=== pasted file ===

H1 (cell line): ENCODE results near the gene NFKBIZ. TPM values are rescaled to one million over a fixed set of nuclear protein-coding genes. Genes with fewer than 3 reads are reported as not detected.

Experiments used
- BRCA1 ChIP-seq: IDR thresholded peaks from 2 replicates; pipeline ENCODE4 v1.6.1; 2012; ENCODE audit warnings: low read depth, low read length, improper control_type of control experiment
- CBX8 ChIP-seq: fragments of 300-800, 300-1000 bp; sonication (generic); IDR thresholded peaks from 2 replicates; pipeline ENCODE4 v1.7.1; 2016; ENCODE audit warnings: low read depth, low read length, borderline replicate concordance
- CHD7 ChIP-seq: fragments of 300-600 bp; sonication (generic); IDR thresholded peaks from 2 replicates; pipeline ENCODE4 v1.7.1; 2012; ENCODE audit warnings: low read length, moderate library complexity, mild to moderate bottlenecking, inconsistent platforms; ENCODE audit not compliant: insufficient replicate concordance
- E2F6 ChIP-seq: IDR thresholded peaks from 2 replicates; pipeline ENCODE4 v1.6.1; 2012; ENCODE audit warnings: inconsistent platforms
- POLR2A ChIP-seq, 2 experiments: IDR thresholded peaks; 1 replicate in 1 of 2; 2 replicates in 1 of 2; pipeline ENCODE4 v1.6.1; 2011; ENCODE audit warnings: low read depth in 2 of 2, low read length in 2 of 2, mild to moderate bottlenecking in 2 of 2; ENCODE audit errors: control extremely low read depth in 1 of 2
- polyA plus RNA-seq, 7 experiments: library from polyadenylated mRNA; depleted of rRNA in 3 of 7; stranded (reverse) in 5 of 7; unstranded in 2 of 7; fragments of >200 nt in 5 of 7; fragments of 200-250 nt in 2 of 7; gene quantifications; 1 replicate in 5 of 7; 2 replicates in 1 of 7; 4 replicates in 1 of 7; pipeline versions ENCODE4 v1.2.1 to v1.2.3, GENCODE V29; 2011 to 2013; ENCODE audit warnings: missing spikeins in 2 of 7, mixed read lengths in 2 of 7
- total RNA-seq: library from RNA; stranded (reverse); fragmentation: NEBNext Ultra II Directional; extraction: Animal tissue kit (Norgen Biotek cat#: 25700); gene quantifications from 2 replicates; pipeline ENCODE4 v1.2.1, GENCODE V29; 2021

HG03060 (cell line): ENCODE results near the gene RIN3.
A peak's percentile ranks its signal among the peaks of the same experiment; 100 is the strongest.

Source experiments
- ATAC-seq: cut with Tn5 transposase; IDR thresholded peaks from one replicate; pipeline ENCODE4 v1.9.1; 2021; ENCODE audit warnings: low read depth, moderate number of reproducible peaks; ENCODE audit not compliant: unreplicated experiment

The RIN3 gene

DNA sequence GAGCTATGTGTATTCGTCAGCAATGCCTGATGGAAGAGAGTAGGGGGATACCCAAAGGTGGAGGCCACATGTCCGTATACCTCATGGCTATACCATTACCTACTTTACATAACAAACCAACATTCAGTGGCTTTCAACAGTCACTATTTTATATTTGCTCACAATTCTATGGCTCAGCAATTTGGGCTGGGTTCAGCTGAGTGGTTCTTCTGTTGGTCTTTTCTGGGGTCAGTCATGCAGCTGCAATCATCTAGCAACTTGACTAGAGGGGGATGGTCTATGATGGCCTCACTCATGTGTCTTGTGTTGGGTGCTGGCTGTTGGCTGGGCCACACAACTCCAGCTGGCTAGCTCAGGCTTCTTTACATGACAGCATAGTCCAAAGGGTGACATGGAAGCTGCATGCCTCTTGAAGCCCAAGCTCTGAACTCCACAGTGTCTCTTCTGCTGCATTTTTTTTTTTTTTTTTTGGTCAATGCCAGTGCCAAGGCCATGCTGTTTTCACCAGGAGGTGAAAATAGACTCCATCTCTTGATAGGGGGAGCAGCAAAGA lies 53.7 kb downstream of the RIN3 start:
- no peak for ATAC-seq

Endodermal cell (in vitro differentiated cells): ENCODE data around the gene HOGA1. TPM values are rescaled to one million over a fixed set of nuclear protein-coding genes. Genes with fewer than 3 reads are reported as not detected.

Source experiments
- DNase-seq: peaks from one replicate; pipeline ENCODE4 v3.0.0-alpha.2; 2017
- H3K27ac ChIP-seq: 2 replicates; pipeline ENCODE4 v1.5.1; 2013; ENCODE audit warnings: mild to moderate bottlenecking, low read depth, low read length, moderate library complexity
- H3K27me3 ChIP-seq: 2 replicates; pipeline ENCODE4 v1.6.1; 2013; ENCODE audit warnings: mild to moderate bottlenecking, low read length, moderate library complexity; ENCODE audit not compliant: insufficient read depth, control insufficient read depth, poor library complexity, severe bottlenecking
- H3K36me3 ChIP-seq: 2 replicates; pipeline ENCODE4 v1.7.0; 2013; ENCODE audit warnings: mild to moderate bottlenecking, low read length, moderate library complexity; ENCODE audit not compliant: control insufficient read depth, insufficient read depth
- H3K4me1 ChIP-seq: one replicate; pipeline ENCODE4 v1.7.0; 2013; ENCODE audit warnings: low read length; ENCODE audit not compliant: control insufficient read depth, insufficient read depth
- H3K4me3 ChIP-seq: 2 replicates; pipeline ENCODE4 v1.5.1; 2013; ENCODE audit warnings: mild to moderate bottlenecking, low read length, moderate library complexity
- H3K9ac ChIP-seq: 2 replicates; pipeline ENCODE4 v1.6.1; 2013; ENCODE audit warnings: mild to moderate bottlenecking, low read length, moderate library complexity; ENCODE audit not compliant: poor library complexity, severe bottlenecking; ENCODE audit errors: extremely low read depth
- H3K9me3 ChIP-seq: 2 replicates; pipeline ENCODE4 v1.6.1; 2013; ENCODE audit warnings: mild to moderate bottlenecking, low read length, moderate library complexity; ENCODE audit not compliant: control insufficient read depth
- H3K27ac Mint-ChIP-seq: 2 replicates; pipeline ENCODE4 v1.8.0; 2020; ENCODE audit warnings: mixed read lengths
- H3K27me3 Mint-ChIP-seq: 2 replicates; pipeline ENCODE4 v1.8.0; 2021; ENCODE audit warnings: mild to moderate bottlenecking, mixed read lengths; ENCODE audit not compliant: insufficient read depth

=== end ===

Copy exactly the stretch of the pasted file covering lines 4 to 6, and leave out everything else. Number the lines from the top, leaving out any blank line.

- CBX8 ChIP-seq: fragments of 300-800, 300-1000 bp; sonication (generic); IDR thresholded peaks from 2 replicates; pipeline ENCODE4 v1.7.1; 2016; ENCODE audit warnings: low read depth, low read length, borderline replicate concordance
- CHD7 ChIP-seq: fragments of 300-600 bp; sonication (generic); IDR thresholded peaks from 2 replicates; pipeline ENCODE4 v1.7.1; 2012; ENCODE audit warnings: low read length, moderate library complexity, mild to moderate bottlenecking, inconsistent platforms; ENCODE audit not compliant: insufficient replicate concordance
- E2F6 ChIP-seq: IDR thresholded peaks from 2 replicates; pipeline ENCODE4 v1.6.1; 2012; ENCODE audit warnings: inconsistent platforms